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Thomas Peckett Prest
This eBook from the Gutenberg Project consists of approximately 963 pages of information about Varney the Vampire.

CHAPTER LXXXII.

CHARLES HOLLAND’S PURSUIT OF THE VAMPYRE.—­THE DANGEROUS INTERVIEW.

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It will be recollected that the admiral had made a remark about Charles Holland having suddenly disappeared; and it is for us now to account for that disappearance and to follow him to the pathway he had chosen.

The fact was, that he, when Varney fired the shot at the doctor, or what was the supposed shot, was the farthest from the vampyre; and he, on that very account, had the clearest and best opportunity of marking which route he took when he had discharged the pistol.

He was not confused by the smoke, as the others were; nor was he stunned by the noise of the discharge; but he distinctly saw Varney dart across one of the garden beds, and make for the summer-house, instead of for the garden gate, as Henry had supposed was the most probable path he had chosen.

Now, Charles Holland either had an inclination, for some reasons of his own, to follow the vampyre alone; or, on the spur of the moment, he had not time to give an alarm to the others; but certain it is that he did, unaided, rush after him.  He saw him enter the summer-house, and pass out of it again at the back portion of it, as he had once before done, when surprised in his interview with Flora.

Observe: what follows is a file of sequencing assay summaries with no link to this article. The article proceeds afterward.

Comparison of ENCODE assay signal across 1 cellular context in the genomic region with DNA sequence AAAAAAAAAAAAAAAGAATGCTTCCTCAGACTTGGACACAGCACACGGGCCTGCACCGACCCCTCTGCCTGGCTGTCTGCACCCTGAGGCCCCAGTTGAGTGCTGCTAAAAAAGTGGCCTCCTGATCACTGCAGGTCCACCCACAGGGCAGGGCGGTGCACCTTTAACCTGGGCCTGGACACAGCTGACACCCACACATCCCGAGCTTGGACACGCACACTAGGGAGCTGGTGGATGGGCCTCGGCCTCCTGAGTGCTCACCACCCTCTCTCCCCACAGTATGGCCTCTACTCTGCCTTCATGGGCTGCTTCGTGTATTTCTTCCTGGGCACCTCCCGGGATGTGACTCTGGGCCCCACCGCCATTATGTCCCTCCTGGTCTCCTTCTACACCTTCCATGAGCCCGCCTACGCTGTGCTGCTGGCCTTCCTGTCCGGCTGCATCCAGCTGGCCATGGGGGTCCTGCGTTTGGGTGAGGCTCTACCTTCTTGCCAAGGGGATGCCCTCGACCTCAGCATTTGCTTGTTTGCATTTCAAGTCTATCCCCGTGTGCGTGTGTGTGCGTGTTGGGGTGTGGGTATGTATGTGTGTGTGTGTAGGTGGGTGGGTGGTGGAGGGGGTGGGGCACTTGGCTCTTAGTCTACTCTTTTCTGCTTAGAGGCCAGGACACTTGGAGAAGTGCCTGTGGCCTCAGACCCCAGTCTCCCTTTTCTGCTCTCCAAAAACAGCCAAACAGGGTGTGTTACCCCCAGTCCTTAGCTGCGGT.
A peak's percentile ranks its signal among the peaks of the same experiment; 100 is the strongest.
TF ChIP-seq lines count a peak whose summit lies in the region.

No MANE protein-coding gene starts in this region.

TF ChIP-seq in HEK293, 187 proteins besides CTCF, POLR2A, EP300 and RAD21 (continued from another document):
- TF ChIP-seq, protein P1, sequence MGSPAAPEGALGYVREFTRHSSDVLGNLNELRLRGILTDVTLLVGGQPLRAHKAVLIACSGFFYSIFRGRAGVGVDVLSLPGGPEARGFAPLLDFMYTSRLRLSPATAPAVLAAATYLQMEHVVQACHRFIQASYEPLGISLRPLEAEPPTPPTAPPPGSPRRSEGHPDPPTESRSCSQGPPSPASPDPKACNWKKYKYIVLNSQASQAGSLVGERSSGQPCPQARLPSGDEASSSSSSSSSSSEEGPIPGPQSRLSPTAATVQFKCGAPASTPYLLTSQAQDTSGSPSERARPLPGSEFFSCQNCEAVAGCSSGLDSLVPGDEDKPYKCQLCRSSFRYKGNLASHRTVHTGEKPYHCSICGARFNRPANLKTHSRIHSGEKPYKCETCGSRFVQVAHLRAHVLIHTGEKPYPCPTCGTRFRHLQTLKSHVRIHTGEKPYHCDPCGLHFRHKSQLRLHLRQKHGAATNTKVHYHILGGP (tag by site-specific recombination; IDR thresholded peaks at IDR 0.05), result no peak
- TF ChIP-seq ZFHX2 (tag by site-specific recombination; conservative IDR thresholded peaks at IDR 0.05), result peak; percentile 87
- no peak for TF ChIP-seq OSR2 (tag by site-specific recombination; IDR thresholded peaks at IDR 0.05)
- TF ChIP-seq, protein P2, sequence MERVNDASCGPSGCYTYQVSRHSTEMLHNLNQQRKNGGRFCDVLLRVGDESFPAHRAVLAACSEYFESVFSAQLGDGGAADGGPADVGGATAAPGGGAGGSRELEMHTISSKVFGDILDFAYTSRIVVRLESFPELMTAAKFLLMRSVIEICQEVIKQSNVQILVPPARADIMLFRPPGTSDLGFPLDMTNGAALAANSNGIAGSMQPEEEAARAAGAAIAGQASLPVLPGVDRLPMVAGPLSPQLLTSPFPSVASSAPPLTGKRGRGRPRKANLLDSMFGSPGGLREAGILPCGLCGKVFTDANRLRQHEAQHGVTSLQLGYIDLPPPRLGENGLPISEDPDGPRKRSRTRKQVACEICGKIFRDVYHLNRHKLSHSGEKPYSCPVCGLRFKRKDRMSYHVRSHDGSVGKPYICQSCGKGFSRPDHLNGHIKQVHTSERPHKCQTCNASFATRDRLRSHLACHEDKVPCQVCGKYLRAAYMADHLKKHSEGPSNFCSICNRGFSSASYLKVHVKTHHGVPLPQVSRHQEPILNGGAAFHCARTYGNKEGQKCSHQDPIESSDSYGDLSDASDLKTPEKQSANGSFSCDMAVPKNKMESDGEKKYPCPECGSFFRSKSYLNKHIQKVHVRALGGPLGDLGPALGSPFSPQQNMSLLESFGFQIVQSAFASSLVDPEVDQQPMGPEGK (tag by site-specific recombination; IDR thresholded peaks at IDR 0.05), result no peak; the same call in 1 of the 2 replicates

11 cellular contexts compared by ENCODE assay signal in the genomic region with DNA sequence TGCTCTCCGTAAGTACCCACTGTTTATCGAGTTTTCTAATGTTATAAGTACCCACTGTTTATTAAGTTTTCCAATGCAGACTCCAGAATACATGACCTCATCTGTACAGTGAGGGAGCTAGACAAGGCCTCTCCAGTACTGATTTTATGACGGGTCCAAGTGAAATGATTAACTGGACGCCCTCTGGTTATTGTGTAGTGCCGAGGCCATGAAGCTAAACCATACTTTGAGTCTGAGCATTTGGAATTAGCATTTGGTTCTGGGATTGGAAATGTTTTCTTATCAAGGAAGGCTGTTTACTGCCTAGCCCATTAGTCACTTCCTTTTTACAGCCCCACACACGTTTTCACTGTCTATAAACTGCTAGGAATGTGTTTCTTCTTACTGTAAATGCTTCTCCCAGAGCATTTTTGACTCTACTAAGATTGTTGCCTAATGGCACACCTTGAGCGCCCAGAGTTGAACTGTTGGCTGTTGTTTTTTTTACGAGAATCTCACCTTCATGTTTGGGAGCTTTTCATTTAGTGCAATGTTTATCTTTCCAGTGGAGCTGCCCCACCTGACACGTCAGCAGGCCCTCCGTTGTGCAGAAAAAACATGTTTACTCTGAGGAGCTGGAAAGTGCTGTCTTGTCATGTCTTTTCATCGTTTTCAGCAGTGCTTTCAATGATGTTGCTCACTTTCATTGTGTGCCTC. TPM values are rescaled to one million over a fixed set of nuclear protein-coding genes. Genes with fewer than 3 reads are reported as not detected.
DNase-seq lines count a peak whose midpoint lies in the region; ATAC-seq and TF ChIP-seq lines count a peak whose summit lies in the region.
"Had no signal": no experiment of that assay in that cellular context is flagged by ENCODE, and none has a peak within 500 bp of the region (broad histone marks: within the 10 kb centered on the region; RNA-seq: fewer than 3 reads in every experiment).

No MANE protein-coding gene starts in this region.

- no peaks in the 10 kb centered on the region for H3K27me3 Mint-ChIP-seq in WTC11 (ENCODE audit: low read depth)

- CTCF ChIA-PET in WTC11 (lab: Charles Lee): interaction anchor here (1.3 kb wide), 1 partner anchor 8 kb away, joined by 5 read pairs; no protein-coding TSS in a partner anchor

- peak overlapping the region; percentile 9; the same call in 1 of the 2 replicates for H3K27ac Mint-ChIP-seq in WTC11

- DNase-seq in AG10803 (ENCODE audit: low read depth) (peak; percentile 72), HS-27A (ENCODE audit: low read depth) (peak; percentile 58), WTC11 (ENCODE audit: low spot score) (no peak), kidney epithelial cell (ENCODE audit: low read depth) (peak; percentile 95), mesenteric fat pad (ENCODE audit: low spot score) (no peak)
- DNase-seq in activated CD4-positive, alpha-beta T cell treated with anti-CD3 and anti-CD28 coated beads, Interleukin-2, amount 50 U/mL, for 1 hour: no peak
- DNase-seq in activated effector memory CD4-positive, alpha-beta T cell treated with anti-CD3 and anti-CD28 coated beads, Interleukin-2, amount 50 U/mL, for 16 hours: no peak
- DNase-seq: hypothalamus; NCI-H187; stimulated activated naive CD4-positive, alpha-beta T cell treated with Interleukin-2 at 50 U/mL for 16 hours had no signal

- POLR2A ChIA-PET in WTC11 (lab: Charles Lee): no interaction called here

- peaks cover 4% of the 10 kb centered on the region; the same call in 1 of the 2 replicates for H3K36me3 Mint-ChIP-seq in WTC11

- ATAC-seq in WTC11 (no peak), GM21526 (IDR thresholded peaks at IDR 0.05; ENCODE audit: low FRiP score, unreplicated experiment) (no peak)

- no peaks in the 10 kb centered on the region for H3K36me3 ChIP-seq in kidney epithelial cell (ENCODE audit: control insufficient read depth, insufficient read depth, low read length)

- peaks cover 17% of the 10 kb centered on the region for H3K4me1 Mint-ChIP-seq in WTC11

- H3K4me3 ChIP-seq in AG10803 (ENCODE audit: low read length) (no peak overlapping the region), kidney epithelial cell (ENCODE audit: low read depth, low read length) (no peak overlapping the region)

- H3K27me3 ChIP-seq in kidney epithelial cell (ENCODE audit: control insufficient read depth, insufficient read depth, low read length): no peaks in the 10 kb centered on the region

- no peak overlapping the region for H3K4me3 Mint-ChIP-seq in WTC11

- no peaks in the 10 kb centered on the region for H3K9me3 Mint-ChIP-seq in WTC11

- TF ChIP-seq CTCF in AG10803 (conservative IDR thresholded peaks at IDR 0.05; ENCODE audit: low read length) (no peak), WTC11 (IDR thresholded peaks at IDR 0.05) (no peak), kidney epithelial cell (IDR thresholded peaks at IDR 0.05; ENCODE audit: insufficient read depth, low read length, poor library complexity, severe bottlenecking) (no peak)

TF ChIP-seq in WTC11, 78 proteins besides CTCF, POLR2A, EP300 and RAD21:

But the vampyre did not now, as he had done on the former occasion, hide immediately behind the summer-house.  He seemed to be well aware that that expedient would not answer twice; so he at once sped onwards, clearing the garden fence, and taking to the meadows.

It formed evidently no part of the intentions of Charles Holland to come up with him.  He was resolved upon dogging his footsteps, to know where he should go; so that he might have a knowledge of his hiding-place, if he had one.

“I must and will,” said Charles to himself, “penetrate the mystery that hangs about this most strange and inexplicable being.  I will have an interview with him, not in hostility, for I forgive him the evil he has done me, but with a kindly spirit; and I will ask him to confide in me.”

Charles, therefore, did not keep so close upon the heels of the vampyre as to excite any suspicions of his intention to follow him; but he waited by the garden paling long enough not only for Varney to get some distance off, but long enough likewise to know that the pistol which had been fired at the doctor had produced no real bad effects, except singing some curious tufts of hair upon the sides of his face, which the doctor was pleased to call whiskers.

“I thought as much,” was Charles’s exclamation when he heard the doctor’s voice.  “It would have been strikingly at variance with all Varney’s other conduct, if he had committed such a deliberate and heartless murder.”

Then, as the form of the vampyre could be but dimly seen, Charles ran on for some distance in the direction he had taken, and then paused again; so that if Varney heard the sound of footsteps, and paused to listen they had ceased again probably, and nothing was discernible.

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